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On September 23, 2014, John Kerry, Secretary of the State, spoke about the intentional destruction of art by ISIL (ISIS), and stated, "For the proud people of Iraq and Syria—ancient civilizations, civilizations of great beauty, great accomplishment, of extraordinary history and intellectual achievement—the destruction of their heritage is a purposeful final insult, and another example of ISIL's implacable evil. ISIL is stealing lives, yes, but it's also stealing the soul of millions." ISIL is by no means the first group to destroy works of art as a means of warfare. In fact, throughout history, especially in times of political and/or religious strife, art objects have been the target of thievery and destruction as a means by which a foe wreaks damage to its rival. Indeed, in the summer of 2020, renewed cries to remove and/or destroy the hundreds of Confederate monuments and monuments of colonizers, rang out across the US. They were, however, met with the claim that they were "erasing history." But whose history? Do monuments contain a true historical record? Why are monuments so revered and so vilified? In this course, we will examine important case studies over a wide expanse of time and place in order to understand what happened (why particular sorts of art objects were destroyed or stolen, for example) and what the outcomes were. In sum, we will discuss how and why art is a powerful tool of war and protest.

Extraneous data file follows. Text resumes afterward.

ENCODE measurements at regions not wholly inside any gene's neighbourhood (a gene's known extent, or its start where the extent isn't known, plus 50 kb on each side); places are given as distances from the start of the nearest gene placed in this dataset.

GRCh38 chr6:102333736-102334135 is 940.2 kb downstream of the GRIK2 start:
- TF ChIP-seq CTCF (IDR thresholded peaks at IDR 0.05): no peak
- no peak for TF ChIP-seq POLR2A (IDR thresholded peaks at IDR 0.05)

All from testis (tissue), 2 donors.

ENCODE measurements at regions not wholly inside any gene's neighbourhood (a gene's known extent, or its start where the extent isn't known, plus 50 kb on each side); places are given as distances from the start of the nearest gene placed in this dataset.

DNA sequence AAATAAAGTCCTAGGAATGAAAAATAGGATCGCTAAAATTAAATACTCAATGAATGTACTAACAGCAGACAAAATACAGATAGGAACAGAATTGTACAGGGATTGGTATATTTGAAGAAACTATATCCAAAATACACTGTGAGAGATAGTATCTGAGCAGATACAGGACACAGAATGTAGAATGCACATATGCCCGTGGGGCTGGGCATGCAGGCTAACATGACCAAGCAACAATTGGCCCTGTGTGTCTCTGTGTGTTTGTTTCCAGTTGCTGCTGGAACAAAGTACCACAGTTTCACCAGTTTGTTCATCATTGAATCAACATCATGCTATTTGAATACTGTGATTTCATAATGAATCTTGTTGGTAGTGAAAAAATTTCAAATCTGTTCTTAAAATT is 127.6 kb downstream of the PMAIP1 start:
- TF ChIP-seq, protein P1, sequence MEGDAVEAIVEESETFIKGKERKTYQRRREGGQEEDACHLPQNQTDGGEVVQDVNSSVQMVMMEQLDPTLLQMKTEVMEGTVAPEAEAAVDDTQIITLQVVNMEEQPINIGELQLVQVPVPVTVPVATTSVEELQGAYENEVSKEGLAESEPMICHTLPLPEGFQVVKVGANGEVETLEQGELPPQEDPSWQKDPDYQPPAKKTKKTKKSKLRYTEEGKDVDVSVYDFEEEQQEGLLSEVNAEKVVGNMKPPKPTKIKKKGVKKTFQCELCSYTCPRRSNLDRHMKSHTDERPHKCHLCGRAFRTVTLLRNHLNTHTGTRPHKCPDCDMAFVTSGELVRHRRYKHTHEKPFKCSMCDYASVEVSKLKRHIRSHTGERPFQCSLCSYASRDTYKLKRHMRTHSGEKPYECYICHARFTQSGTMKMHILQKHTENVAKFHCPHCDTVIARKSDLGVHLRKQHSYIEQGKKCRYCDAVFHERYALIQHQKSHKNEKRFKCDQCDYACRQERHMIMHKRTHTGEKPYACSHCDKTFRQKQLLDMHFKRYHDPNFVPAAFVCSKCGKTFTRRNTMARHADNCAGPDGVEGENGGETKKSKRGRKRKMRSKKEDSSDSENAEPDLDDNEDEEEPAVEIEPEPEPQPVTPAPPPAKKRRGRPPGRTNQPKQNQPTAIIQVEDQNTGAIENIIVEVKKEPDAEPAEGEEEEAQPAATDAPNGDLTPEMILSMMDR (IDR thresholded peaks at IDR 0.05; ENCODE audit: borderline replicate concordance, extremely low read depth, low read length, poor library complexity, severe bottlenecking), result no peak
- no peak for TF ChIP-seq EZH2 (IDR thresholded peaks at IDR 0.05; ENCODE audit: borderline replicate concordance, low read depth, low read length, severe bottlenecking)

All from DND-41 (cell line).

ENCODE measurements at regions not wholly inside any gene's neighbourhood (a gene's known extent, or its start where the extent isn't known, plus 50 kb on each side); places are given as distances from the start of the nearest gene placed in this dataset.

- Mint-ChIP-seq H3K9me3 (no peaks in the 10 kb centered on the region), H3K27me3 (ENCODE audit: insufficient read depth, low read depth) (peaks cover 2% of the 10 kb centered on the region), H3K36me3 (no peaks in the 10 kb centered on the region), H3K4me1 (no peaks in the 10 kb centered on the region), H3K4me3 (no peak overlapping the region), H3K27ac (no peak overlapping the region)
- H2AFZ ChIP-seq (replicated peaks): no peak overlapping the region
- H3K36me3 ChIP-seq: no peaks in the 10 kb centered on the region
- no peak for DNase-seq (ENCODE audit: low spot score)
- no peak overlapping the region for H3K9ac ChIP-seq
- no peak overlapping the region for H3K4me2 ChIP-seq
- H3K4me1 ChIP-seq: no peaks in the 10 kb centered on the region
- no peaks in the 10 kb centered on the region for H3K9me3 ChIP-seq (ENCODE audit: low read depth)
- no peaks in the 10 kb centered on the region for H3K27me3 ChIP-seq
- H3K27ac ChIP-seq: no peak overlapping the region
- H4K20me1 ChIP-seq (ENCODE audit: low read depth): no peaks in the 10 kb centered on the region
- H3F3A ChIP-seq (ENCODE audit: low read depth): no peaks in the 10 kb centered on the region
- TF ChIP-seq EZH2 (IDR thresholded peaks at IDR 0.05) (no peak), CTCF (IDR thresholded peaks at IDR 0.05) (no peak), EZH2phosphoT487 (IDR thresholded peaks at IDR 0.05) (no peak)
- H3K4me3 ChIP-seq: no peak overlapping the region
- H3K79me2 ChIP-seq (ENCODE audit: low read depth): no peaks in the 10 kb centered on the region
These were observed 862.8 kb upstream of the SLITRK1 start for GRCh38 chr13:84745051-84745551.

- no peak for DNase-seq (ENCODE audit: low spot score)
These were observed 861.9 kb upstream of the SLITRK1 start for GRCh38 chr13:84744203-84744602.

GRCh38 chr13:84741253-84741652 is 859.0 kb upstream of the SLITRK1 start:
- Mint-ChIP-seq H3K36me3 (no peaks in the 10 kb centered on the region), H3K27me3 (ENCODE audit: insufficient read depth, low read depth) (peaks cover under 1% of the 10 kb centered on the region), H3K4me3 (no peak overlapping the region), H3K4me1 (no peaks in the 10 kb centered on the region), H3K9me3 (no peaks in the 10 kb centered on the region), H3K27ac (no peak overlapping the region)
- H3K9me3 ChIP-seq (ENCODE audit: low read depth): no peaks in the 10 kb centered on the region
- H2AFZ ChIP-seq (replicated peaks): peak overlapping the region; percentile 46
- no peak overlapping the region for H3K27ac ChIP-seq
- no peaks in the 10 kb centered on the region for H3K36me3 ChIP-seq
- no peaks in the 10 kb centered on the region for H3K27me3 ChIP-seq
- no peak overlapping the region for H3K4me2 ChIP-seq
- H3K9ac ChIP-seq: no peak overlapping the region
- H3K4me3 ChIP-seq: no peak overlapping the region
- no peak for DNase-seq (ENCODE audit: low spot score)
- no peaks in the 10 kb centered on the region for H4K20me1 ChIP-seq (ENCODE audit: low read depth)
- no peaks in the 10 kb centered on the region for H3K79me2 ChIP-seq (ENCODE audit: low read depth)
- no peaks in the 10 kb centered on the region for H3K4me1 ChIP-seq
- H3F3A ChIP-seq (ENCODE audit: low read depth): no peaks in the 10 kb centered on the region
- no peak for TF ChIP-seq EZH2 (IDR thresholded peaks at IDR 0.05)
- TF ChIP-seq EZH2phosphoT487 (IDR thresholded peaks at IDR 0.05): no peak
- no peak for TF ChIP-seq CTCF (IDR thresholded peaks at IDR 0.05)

Cohen Hall 119 (View Campus Map)
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